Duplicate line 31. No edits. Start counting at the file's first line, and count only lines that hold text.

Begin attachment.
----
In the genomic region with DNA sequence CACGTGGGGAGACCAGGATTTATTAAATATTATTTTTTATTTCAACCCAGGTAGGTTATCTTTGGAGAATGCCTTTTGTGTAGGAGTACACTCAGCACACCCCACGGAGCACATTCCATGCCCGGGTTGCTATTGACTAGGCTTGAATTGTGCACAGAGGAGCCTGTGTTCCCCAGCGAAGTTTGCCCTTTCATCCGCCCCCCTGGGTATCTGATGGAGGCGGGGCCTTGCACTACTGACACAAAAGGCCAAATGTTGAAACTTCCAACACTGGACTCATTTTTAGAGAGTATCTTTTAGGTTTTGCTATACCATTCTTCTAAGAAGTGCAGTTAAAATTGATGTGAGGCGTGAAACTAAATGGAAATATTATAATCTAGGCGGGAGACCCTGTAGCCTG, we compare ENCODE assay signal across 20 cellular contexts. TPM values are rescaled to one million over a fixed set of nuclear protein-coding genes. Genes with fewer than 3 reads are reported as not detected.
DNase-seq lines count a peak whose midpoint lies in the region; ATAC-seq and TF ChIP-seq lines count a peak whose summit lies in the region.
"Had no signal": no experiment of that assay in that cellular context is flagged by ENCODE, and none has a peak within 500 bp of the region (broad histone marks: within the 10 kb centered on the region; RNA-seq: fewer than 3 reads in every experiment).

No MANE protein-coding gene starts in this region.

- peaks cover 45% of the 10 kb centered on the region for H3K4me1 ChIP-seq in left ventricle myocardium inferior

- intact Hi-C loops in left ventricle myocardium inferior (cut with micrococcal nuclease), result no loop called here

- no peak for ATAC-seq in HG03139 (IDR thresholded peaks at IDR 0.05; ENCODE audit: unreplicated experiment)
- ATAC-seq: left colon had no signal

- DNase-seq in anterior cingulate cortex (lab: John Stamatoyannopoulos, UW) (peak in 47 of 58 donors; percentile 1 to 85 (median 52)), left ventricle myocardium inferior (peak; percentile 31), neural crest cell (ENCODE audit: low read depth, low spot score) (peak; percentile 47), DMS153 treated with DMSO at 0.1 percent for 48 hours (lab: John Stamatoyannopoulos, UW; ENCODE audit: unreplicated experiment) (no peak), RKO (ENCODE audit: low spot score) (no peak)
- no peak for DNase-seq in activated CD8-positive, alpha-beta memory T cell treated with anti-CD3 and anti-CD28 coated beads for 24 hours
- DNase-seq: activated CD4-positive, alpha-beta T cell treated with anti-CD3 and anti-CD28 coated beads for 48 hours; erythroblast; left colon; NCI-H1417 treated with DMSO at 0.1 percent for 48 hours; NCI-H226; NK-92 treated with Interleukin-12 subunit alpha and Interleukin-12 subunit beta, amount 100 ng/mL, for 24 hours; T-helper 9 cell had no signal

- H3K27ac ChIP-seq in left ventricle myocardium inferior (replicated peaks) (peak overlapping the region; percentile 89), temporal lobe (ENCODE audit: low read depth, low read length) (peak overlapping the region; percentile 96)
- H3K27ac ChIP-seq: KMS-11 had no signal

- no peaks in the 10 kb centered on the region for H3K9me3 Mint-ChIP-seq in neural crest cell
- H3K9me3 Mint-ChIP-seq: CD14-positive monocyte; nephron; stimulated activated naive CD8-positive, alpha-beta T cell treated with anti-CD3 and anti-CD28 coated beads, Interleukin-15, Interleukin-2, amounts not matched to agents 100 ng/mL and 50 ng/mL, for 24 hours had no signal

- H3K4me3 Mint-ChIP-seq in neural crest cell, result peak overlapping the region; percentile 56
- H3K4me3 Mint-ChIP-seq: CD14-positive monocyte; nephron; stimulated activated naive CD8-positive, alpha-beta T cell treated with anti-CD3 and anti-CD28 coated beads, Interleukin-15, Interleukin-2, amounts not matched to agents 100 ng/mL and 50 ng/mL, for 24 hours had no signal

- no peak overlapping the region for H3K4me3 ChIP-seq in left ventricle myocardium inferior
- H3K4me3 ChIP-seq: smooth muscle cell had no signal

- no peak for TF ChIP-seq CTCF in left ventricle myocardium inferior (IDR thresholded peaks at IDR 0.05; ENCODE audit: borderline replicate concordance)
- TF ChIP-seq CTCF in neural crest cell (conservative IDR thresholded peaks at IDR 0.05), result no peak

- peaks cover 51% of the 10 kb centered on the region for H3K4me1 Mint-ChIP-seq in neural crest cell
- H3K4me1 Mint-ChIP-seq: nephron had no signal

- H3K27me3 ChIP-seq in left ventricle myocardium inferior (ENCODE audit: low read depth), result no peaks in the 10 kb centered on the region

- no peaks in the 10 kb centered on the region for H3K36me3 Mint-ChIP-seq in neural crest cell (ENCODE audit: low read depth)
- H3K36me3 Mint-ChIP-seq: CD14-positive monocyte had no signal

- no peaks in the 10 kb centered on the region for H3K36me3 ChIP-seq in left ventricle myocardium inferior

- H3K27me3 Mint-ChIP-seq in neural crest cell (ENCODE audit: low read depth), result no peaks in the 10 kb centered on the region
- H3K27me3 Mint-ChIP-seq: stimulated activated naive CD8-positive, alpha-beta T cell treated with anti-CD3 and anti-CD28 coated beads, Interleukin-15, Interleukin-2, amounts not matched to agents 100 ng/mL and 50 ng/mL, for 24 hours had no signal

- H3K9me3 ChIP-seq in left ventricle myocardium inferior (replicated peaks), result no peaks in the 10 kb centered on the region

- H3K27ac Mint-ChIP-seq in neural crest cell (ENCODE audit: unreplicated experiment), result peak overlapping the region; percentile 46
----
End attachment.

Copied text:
- H3K27ac Mint-ChIP-seq in neural crest cell (ENCODE audit: unreplicated experiment), result peak overlapping the region; percentile 46